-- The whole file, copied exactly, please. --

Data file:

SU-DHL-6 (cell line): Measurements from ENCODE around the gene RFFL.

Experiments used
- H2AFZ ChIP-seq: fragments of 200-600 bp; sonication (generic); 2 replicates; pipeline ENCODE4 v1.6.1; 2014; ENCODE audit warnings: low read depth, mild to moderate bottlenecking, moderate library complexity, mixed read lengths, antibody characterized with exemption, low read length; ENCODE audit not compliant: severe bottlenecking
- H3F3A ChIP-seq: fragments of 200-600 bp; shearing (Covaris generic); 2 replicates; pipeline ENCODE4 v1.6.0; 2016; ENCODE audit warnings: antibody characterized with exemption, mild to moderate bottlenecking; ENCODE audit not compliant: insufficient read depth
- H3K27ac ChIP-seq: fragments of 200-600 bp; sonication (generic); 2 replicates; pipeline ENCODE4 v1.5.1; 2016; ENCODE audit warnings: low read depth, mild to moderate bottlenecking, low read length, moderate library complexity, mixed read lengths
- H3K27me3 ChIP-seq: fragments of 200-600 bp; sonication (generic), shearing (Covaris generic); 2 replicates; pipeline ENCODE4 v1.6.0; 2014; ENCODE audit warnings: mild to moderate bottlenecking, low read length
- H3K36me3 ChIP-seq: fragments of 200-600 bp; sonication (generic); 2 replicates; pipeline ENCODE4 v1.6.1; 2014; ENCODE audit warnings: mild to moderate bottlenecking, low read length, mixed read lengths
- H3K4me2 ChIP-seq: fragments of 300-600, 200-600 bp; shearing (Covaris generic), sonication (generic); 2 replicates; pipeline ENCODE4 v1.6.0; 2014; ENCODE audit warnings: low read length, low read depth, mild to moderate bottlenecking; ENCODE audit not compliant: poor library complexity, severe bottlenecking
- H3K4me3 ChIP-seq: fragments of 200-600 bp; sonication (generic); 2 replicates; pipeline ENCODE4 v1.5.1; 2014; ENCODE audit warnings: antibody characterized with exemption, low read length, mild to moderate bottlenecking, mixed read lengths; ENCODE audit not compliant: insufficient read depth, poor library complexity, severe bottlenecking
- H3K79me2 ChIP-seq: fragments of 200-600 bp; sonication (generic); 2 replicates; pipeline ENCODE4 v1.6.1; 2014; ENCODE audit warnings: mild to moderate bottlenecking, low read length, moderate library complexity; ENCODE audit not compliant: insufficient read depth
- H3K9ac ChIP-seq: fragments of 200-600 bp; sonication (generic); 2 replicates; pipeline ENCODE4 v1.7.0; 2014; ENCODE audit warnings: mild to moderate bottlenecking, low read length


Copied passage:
SU-DHL-6 (cell line): Measurements from ENCODE around the gene RFFL.

Experiments used
- H2AFZ ChIP-seq: fragments of 200-600 bp; sonication (generic); 2 replicates; pipeline ENCODE4 v1.6.1; 2014; ENCODE audit warnings: low read depth, mild to moderate bottlenecking, moderate library complexity, mixed read lengths, antibody characterized with exemption, low read length; ENCODE audit not compliant: severe bottlenecking
- H3F3A ChIP-seq: fragments of 200-600 bp; shearing (Covaris generic); 2 replicates; pipeline ENCODE4 v1.6.0; 2016; ENCODE audit warnings: antibody characterized with exemption, mild to moderate bottlenecking; ENCODE audit not compliant: insufficient read depth
- H3K27ac ChIP-seq: fragments of 200-600 bp; sonication (generic); 2 replicates; pipeline ENCODE4 v1.5.1; 2016; ENCODE audit warnings: low read depth, mild to moderate bottlenecking, low read length, moderate library complexity, mixed read lengths
- H3K27me3 ChIP-seq: fragments of 200-600 bp; sonication (generic), shearing (Covaris generic); 2 replicates; pipeline ENCODE4 v1.6.0; 2014; ENCODE audit warnings: mild to moderate bottlenecking, low read length
- H3K36me3 ChIP-seq: fragments of 200-600 bp; sonication (generic); 2 replicates; pipeline ENCODE4 v1.6.1; 2014; ENCODE audit warnings: mild to moderate bottlenecking, low read length, mixed read lengths
- H3K4me2 ChIP-seq: fragments of 300-600, 200-600 bp; shearing (Covaris generic), sonication (generic); 2 replicates; pipeline ENCODE4 v1.6.0; 2014; ENCODE audit warnings: low read length, low read depth, mild to moderate bottlenecking; ENCODE audit not compliant: poor library complexity, severe bottlenecking
- H3K4me3 ChIP-seq: fragments of 200-600 bp; sonication (generic); 2 replicates; pipeline ENCODE4 v1.5.1; 2014; ENCODE audit warnings: antibody characterized with exemption, low read length, mild to moderate bottlenecking, mixed read lengths; ENCODE audit not compliant: insufficient read depth, poor library complexity, severe bottlenecking
- H3K79me2 ChIP-seq: fragments of 200-600 bp; sonication (generic); 2 replicates; pipeline ENCODE4 v1.6.1; 2014; ENCODE audit warnings: mild to moderate bottlenecking, low read length, moderate library complexity; ENCODE audit not compliant: insufficient read depth
- H3K9ac ChIP-seq: fragments of 200-600 bp; sonication (generic); 2 replicates; pipeline ENCODE4 v1.7.0; 2014; ENCODE audit warnings: mild to moderate bottlenecking, low read length